Notes for December 5

Main points

We talked about three things.

  1. Williams’s reason for thinking that death is an evil.
  2. His reasons for thinking that immortality would be intolerable.
  3. Scheffler’s observations about what we care about after we die.

Lucretius and the evil of death

Lucretius thought that philosophy could improve our lives. By showing that death is nothing to us, he hoped to free us from the fear of death that would otherwise poison our living moments.

As Williams sees it, there could be some people for whom death is not an evil. These would be people who only have what we called conditional desires, that is, desires for things on the condition that one is alive. For instance, I want to avoid pain and suffering. But I could accomplish that in one of two ways: by living a pain-free life or by being dead. If all of our desires were conditional in this way, we would be very close to indifference between living and dying: we would avoid suffering either way.

Most of us are not in that position, however. Most of us have what Williams called categorical desires.“Categorical” means unconditional or unqualified. These are things that we want to live for, such as spending time with friends and family, accomplishing things, enjoying the pleasures of life, and so on. These desires give us reasons for living. They also explain why it makes sense for us to regard death as an evil: it prevents us from having the things we want.

We had a very interesting discussion about this. Franklin argued that the person who has no categorical desires also has nothing to lose. That has the advantage of eliminating the fear of death. So perhaps we would be better off if we tried to shed our categorical desires and limit ourselves to conditional desires. Many religious and philosophical traditions have maintained exactly that. They minimize the pain of death by reducing the value of life.

Sam and others replied that the cure is worse than the disease. Losing our reasons to live would be too high a price to pay for ridding ourselves of the fear of death. As Danny and Ian put it, it’s depressing to imagine life with only conditional desires.

Still, it’s a nice question why this is depressing. Is it just the fact that we happen to have categorical desires that leads us to reject the ascetic alternatives? Or is there more to it?

What’s wrong with immortality?

Lucretius thought his philosophy could improve our lives. Do we have to give up that hope if we disagree with him? Maybe not. If we disagree with Lucretius, we have to regard death as an evil. You might think this leaves us with a depressing conclusion. We can easily imagine what it would be like to avoid this evil by living forever and we must live with the frustration of knowing that this imaginary life is not available to us. Williams offers a bit of consolation. Death may be an evil, but immortality would be worse. So it is not as though we are missing out on something that would be much better.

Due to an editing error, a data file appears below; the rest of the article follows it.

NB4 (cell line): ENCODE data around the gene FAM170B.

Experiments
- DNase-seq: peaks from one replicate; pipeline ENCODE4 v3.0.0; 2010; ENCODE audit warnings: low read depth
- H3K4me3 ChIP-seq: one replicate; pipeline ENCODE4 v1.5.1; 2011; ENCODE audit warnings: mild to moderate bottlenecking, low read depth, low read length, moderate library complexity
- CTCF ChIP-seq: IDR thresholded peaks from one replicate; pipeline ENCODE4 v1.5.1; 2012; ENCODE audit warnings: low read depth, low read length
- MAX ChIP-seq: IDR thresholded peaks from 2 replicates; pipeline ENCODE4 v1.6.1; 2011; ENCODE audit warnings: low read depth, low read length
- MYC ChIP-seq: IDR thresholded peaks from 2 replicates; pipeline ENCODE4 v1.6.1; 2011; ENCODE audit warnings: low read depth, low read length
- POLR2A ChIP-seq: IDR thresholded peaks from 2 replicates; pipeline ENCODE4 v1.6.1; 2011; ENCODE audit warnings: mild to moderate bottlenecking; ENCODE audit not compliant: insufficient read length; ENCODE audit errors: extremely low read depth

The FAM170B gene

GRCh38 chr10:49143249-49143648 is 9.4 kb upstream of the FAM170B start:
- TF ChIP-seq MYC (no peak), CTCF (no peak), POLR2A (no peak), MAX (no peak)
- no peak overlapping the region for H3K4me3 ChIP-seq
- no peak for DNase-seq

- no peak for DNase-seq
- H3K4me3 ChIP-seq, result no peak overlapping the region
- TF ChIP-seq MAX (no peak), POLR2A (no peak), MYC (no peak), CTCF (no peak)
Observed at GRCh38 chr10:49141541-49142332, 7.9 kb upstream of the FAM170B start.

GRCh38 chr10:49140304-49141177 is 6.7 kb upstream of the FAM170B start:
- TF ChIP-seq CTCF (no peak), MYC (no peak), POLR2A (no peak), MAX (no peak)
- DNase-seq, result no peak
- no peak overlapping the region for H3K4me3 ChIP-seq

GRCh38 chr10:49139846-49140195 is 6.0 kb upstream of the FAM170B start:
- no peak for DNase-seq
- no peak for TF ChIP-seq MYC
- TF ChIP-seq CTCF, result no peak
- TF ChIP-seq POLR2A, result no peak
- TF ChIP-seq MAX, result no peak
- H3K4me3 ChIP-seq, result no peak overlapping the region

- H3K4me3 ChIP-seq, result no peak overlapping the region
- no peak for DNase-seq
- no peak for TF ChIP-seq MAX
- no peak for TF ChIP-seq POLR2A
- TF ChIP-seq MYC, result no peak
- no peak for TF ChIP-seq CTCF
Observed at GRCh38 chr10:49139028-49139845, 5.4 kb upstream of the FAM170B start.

His argument turns on categorical desires: if we lived forever we would find our categorical desires extinguished. That would leave us in the depressing condition of people who have merely conditional desires with no strong reason to prefer continued life over death.

He tried to make his point by presenting two possible ways that an immortal life would go. Either the immortals find their character changes in the light of their experiences or it does not. If their character never changes, they would become bored after having experienced everything that someone with a particular character can. If their character changes, however, they would eventually become quite different. The categorical desires that they have at one point in their lives would give them very little reason to care about living into the distant future as their future selves would have very different categorical desires.

The second point is a little tricky. I may be numerically identical with the person who is alive a thousand years in the future but have little reason to care about whether he continues to live or not. Of course, I would want his life to be free from pain and suffering; that will be me feeling those things, after all, and I don’t want that. But he won’t care about the things that I do. So while the categorical desires I have now give me a reason to live now, they won’t give me a reason to want to live then, when my future self will care about completely different things.

Both of these points were challenged. Jane observed that boredom could be avoided if the world changes. Even if you remain the same, the world around you will change enough to make life exciting and new. And Ian pointed out that we’re familiar with changing categorical desires in the course of our own lives. I have very different categorical desires now than I did when I was six and anticipate having still different ones in the future. Since we experience this sort of thing in the course of a normal life, would it obviously be so bad to experience it over hundreds or even thousands of years?


Key concepts

  1. How Williams uses the distinction between conditional and categorical desires to answer Lucretius.
  2. Why he thinks immortality would nonetheless be intolerable.


I made a handout for the reference to Unamuno that Williams gives on page 99.

This page was written by Michael Green for Problems of Philosophy, Philosophy 1, Fall 2013. It was posted December 5, 2013.
Problems of Philosophy